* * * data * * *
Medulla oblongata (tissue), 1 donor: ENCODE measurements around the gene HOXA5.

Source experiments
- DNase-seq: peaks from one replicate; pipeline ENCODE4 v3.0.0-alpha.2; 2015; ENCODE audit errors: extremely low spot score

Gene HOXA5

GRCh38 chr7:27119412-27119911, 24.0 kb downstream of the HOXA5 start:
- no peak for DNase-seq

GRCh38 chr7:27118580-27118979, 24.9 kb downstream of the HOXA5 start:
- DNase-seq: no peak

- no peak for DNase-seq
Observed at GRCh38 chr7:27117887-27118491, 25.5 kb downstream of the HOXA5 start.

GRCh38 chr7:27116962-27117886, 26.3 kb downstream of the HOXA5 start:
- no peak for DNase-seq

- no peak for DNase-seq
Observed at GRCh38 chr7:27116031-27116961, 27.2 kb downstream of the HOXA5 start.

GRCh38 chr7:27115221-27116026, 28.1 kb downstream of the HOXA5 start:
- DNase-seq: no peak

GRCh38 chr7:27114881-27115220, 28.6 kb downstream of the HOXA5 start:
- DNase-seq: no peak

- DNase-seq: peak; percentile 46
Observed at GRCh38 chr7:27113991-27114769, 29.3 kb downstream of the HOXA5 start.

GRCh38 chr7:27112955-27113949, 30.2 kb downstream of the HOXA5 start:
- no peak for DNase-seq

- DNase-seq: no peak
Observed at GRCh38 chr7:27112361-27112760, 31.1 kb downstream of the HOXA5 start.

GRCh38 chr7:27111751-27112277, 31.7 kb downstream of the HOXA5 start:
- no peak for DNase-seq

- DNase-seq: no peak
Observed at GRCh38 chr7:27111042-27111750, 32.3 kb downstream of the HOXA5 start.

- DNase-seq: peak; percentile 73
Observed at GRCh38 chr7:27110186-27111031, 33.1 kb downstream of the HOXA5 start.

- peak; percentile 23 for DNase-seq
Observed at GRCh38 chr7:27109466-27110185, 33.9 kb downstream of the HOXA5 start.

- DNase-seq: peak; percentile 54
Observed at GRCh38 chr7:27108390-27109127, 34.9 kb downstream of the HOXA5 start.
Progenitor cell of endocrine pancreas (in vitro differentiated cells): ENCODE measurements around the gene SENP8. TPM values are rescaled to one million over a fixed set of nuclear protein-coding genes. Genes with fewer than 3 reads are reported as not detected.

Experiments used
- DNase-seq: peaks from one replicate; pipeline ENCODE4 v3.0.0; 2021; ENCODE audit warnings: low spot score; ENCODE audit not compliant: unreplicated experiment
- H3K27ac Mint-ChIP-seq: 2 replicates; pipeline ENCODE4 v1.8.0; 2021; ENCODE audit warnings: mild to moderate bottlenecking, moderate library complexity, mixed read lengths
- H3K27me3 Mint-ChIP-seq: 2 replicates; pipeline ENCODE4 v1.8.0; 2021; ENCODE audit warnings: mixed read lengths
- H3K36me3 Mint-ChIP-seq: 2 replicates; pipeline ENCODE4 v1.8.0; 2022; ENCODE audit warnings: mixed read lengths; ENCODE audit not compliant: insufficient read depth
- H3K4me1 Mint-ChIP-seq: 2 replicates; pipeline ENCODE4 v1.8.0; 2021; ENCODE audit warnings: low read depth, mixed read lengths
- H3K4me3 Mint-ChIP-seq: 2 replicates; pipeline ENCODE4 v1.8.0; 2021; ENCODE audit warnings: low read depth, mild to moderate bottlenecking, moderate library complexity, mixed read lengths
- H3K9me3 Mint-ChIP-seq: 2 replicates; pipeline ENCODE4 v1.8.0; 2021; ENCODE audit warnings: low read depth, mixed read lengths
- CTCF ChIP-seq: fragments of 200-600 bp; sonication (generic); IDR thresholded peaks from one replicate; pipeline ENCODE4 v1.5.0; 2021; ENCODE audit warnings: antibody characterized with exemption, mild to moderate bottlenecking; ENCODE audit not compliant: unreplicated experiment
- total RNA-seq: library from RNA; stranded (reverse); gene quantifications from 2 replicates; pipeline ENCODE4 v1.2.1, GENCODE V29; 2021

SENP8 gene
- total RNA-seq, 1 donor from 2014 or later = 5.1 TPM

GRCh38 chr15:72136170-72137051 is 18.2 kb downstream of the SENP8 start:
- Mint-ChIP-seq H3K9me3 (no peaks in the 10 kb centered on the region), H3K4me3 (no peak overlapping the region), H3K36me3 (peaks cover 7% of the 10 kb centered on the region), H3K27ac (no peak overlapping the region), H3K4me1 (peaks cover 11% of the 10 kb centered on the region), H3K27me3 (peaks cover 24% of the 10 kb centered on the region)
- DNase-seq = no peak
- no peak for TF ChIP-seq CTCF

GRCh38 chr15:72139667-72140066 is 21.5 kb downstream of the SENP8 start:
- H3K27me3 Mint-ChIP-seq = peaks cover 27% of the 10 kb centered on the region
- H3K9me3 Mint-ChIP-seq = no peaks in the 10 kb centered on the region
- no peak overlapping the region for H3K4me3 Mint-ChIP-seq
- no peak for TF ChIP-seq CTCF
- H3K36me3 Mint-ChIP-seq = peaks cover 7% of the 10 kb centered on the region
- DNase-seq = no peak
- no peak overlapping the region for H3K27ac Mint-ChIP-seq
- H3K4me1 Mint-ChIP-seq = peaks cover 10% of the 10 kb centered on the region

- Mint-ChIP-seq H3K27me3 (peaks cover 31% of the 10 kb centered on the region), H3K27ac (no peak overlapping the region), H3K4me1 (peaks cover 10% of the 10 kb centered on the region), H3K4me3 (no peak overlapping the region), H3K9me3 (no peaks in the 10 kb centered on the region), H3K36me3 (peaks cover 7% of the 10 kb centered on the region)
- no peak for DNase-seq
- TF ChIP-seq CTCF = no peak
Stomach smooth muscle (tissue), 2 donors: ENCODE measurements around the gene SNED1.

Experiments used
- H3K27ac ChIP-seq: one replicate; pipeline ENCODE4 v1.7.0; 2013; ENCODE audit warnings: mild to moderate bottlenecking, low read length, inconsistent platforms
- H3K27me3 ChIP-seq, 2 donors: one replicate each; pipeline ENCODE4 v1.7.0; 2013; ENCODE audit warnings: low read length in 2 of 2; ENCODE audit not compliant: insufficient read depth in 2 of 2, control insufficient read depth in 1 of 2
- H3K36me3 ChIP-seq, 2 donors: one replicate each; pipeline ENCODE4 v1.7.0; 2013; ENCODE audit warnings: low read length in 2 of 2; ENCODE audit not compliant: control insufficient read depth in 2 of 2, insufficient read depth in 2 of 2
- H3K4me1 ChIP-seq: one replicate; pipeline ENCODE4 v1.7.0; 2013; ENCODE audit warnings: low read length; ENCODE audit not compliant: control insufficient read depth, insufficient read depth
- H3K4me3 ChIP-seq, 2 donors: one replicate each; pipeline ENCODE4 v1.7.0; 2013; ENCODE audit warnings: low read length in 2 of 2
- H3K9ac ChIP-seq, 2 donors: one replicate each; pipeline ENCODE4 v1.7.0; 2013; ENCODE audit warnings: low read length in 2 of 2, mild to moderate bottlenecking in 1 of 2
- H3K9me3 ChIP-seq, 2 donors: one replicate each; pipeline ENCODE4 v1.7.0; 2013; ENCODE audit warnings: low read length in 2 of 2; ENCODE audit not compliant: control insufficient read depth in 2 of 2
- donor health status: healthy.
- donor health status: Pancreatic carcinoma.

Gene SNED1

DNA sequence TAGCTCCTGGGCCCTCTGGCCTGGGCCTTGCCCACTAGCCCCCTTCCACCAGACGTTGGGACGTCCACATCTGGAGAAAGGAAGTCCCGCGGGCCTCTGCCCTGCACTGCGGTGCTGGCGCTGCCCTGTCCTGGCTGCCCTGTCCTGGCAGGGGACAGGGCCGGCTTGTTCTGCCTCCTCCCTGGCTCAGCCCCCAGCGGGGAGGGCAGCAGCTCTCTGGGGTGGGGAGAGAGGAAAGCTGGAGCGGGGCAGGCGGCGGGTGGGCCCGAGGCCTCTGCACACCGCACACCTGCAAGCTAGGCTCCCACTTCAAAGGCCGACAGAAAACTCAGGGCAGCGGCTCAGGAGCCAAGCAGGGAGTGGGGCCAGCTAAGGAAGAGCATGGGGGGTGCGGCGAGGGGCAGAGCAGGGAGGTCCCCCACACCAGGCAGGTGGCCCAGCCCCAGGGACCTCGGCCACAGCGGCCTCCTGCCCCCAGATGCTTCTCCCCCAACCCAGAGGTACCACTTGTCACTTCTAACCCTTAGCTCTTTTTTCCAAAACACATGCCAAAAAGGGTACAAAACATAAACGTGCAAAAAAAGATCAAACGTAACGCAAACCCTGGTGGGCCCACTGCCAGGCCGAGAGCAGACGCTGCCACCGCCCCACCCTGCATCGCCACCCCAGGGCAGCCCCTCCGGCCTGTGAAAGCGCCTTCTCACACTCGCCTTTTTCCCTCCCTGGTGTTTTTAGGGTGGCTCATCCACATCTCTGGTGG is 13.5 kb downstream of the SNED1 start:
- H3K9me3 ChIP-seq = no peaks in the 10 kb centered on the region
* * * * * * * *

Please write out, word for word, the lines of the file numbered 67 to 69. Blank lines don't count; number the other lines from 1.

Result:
- H3K27me3 ChIP-seq, 2 donors: one replicate each; pipeline ENCODE4 v1.7.0; 2013; ENCODE audit warnings: low read length in 2 of 2; ENCODE audit not compliant: insufficient read depth in 2 of 2, control insufficient read depth in 1 of 2
- H3K36me3 ChIP-seq, 2 donors: one replicate each; pipeline ENCODE4 v1.7.0; 2013; ENCODE audit warnings: low read length in 2 of 2; ENCODE audit not compliant: control insufficient read depth in 2 of 2, insufficient read depth in 2 of 2
- H3K4me1 ChIP-seq: one replicate; pipeline ENCODE4 v1.7.0; 2013; ENCODE audit warnings: low read length; ENCODE audit not compliant: control insufficient read depth, insufficient read depth